Airmen respond quickly after walking into active-shooter exercise at RAF Mildenhall
By WILLIAM HOWARD | STARS AND STRIPES Published: October 19, 2017
RAF MILDENHALL, England — As sudden as a gunshot, U.S. Air Force Staff Sgt. Tyler Ablee emerged from the automatic double doors leading into the food court with his wife and ended up thrust into an active-shooter exercise.
“I came to get a haircut before I show up to work,” Ablee said.
Ablee was unaware that a few minutes beforehand, 15 deafening shots from an assault rifle marked the start of the exercise at RAF Mildenhall.
Three shooters fired, leaving two participants marked dead and eight injured. The shooters then fled the building to barricade themselves inside a nearby post office.
Cries for help from the simulated casualties rang hollow in an empty food court, while employees at Dunkin Donuts and Burger King huddled behind their service counters for cover.
Ablee has only been at RAF Mildenhall for about a week, but his training as a pararescueman made him the perfect first responder. His job tasks him with recovery and emergency medical treatment of personnel in humanitarian and combat environments.
With his hands full trying to treat people spread throughout the food court, Ablee began recruiting from the less-injured casualties.
“I’d find people that were shot but not too injured where they couldn’t help me,” Ablee said. “I had them hold people that were bleeding, apply direct pressure and calm people down.”
Staff Sgt. Jeremy Pettigrew was next to stumble into the scene with hopes for a nice breakfast before his newcomer’s brief to the base.
Pettigrew provided a much-needed hand to Ablee. The two airmen worked together to assess, treat and care for the eight surviving victims until security forces and medics arrived.
Over at the base’s post office, security forces established a mock command center and began negotiations with the shooters inside.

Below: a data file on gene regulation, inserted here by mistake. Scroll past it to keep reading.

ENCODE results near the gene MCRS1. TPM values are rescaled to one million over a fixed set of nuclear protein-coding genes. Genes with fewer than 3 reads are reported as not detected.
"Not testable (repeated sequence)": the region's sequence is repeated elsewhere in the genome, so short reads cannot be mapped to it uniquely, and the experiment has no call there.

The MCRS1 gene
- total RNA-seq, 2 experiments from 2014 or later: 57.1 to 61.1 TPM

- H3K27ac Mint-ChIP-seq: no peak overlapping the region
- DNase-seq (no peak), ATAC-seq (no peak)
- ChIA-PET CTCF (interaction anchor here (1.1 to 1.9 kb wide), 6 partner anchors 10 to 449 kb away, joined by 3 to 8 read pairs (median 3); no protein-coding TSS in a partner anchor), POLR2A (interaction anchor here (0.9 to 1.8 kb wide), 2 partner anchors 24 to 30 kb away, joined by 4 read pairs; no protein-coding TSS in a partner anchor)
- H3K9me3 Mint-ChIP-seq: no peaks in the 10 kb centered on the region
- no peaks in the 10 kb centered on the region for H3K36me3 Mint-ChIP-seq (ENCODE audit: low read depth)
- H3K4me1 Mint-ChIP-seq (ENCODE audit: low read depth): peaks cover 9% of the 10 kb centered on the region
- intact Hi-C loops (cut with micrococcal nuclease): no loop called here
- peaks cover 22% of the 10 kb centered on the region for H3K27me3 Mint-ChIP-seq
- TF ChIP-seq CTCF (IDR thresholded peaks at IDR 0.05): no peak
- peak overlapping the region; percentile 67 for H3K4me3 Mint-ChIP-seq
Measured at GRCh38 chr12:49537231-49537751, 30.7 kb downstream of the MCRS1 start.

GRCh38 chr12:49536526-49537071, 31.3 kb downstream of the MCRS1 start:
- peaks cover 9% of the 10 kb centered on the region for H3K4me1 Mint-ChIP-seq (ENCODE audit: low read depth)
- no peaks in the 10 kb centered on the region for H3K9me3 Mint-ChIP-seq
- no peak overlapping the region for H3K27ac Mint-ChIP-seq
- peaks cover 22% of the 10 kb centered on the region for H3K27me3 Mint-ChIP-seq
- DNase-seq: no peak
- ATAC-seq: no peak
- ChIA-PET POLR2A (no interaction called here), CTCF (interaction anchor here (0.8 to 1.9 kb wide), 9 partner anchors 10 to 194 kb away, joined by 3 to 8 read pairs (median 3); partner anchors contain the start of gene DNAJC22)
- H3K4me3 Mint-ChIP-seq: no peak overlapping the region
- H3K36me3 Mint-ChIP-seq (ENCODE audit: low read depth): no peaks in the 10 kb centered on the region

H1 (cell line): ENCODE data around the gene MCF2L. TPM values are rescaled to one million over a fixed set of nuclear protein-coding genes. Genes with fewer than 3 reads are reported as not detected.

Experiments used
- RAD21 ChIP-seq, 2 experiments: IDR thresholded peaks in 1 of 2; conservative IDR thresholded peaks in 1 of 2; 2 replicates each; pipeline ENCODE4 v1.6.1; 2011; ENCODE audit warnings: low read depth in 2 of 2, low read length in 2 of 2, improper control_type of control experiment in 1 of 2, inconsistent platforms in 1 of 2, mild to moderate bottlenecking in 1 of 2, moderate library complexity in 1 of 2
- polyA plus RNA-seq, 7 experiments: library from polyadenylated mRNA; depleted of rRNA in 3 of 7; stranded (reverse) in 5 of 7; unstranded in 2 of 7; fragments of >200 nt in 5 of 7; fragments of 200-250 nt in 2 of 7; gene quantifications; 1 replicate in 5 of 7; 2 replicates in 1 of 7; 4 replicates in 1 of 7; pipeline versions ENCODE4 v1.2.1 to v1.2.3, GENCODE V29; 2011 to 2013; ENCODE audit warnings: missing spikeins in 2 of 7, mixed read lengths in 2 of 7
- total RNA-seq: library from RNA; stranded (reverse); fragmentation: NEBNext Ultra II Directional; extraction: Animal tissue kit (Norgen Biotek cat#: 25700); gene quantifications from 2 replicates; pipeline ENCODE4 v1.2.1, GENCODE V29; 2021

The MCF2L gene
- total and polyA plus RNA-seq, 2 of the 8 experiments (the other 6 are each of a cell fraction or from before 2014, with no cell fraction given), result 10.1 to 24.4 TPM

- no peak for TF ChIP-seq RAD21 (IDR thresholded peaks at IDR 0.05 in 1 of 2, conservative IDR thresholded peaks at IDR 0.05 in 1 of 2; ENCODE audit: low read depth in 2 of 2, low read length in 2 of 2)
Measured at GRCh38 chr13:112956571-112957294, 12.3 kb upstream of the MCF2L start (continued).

This exercise response was more comprehensive this year because British police and medical teams from off base were involved, Air Force officials said.
“An active shooter like this, joint with our U.K. partners, has never been done here,” said Capt. Scott Platow, of the 100th Air Refueling Wing Inspector General office. “Typically, we keep it in house and it’s simple. This takes a lot more coordination and that’s really the focus of this one.”
Police with the British Defense Ministry provided tactical assistance and arrested the simulated shooters detained on base by Air Force security forces.
“In the U.K. this year we’ve seen many terror attacks,” said Police Constable James Vyse, of Norfolk and Suffolk Constabularies’ firearms training and operations unit. “Fingers crossed, nothing’s happened on the bases but we still need to test our reaction and see how we work with our American colleagues.”
British hospitals can provide beds for patients unable to stay at the Air Force hospital at RAF Lakenheath, due to limited capacity.
“If we’re talking a mass casualty incident, this is very quickly going to go from using local hospitals to regional or national hospitals,” said Craig King, liaison officer with East Anglian ambulance services.
Amid the drama, the active shooter exercise at RAF Mildenhall familiarized participants with what U.K. services they need to contact, the time it takes personnel to respond from off-base and how to get them securely through the gate to an on-base emergency.